Colorado Water History

A guide to finding and using historical information about water in Colorado and beyond

Archival Tips: Finding Women in Western Water History

The history of water in the West has been dominated by men. Thus, finding documentation of women within Water Resources Archive collections can be a challenge. Women were often excluded or unacknowledged, whether intentionally or through a lack of resources. Although they may not be labeled or identified, women are present in the collections.

To discover these women, use the following search tips in either the Water Resources Archive's finding aids or the digital repository. Note that not all collections have a finding aid and few collections are fully digitized. Also note that because digitized materials are cataloged more thoroughly than entire collections, women have a better chance of surfacing in the digital repository than in finding aids. Contact us (info at right) for assistance at any time.

  • Search for known names, either of an identified person or names typically given to women (e.g., Mary).
  • Search for female pronouns or titles (Mrs., Miss, or Ms.).
  • If seeking older (esp. pre-1950s) materials, search for words associated with "typical" roles women held, such as "secretary" or "wife".
  • If seeking women in relation to a particular subject or geographic area, first identify the relevant collections (see our collection suggestions) and then search or browse for women's names or roles.
  • In a person's collection, look for personal correspondence and then browse to see if women turn up as correspondents.
  • In an organization's collection, look for lists of officers, board members, or other leadership to identify women. These might be in meeting minutes or annual reports.
  • Look through archival documents after (or around) important dates relating to historically important changes for women. Once certain laws were passed or permissions were granted, women were more likely to appear in documents.
  • Examine photographs. Though you cannot always identify a person's gender from a picture, you can make an educated guess and use information in or associated with the photograph to learn more about the women you identify. This may require some genealogical searching for family relationships or business searching for professional relationships.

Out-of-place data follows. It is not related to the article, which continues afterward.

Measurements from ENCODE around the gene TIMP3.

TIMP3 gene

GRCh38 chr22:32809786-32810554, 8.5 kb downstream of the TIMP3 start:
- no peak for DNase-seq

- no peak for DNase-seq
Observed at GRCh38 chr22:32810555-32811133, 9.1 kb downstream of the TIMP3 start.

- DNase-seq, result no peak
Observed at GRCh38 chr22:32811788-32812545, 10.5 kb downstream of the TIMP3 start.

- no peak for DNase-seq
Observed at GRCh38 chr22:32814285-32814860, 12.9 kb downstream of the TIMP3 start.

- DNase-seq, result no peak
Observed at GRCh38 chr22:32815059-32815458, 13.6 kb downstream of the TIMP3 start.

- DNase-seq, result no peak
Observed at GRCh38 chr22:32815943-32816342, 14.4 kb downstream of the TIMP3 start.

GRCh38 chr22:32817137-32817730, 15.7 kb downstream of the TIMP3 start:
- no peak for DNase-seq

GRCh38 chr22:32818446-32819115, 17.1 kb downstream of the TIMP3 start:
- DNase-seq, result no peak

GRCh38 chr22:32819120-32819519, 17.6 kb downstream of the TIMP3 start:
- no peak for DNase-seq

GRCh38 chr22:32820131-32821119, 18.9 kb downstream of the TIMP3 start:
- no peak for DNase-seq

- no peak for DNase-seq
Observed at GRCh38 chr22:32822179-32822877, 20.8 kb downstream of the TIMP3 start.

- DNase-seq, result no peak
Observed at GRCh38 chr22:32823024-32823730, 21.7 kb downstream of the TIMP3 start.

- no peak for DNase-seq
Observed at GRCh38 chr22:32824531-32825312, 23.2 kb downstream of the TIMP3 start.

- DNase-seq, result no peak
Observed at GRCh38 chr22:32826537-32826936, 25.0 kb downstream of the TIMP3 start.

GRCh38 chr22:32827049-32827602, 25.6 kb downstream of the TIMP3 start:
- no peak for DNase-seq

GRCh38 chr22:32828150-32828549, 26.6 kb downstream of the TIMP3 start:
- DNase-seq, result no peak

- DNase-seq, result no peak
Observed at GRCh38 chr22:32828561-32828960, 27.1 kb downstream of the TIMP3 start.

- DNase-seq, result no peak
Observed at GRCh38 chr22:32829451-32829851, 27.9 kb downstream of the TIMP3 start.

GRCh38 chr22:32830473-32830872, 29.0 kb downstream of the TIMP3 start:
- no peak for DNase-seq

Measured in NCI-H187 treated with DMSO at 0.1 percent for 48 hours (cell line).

Archival Tips: Women in the Water Archive

Women's collections in the Water Resources Archive:

  • Papers of Fannie Cunningham
  • Papers of Diane Hoppe (no finding aid) - Diane Hoppe (1947-2016) served in the Colorado House of Representatives from 1999 to 2006.
  • Papers of Loretta Lohman (no finding aid) - Loretta Lohman served as Colorado's Nonpoint Source Outreach Coordinator from 1999 to 2014.
  • Slides of Mildred T. Axtell

Collections containing women's perspectives:

Some of our favorite women embedded in Water Resources Archive collections:

  • Vena Pointer - a water lawyer in the Arkansas Valley who corresponded frequently with Delph Carpenter; see her Wikipedia page
  • Dot Carpenter - Delph Carpenter’s wife, who was an aid to him as he became increasingly ill; see her virtual exhibit
  • Stella Newell - secretary for the North Poudre Irrigation Company in the 1930s and 1940s who knew all the company's business (and the local gossip!)
  • Della Laura - CSU's first female to earn a Ph.D. in civil engineering (1974), Della was a student of Maury Albertson. (She also went by Della Langeland and Della Bennett.)

Find these ladies through the finding aids linked above, or search for their names in the digital repository. And feel free to contact us for assistance (info at right) at any time.

Archival Tips: Secondary Sources on Women in the West

Understanding the role of women in the American West, through secondary sources such as those listed below, can help in searching archival collections for them.

Broad Understanding

Duby, Georges, Michelle Perrot, and Pauline Schmitt Pantel. A History of Women in the West. Cambridge, Mass.: Belknap Press of Harvard University Press, 1993.

Gray, Susan E., and Gayle Ann Gullett. Contingent Maps: Rethinking Western Women's History and the North American West. Tucson: University of Arizona Press, 2014.

Leckie, Shirley A., and Nancy J. Parezo. Their Own Frontier: Women Intellectuals Re-Visioning the American West. Lincoln: University of Nebraska Press, 2008.

Scharff, Virginia. Twenty Thousand Roads: Women, Movement, and the West. Berkeley: University of California Press, 2003.

Scharff, Virginia, and Carolyn Brucken. Home Lands: How Women Made the West. Berkeley: University of California Press, 2010.

Wayne, Tiffany K. Women's Roles in Nineteenth-century AmericaWestport, Conn.: Greenwood Press, 2007.

Women Connected to the Land Grant Mission

Radke-Moss, Andrea G. Bright Epoch: Women & Coeducation in the American West. Lincoln: University of Nebraska Press, 2008.

Women Homesteading

Halverson, Cathryn. Playing House in the American West: Western Women’s Life Narratives, 1839-1987. Tuscaloosa: University of Alabama Press, 2013.

Hensley, Marcia Meredith. Staking Her Claim: Women Homesteading the West. Glendo, Wyo.: High Plains Press, 2008.

Women in Colorado History

Beaton,Gail M. Colorado Women: A History. Boulder: University Press of Colorado, 2012.

Colorado Encyclopedia: Notable Women

History Colorado: Center for Colorado Women's History

Your Archivist

Patricia Rettig's picture
Patricia Rettig
Contact:
Archives & Special Collections
Morgan Library
Colorado State University
Fort Collins, CO 80523-1019
970-491-1939
Website
Subjects:Water

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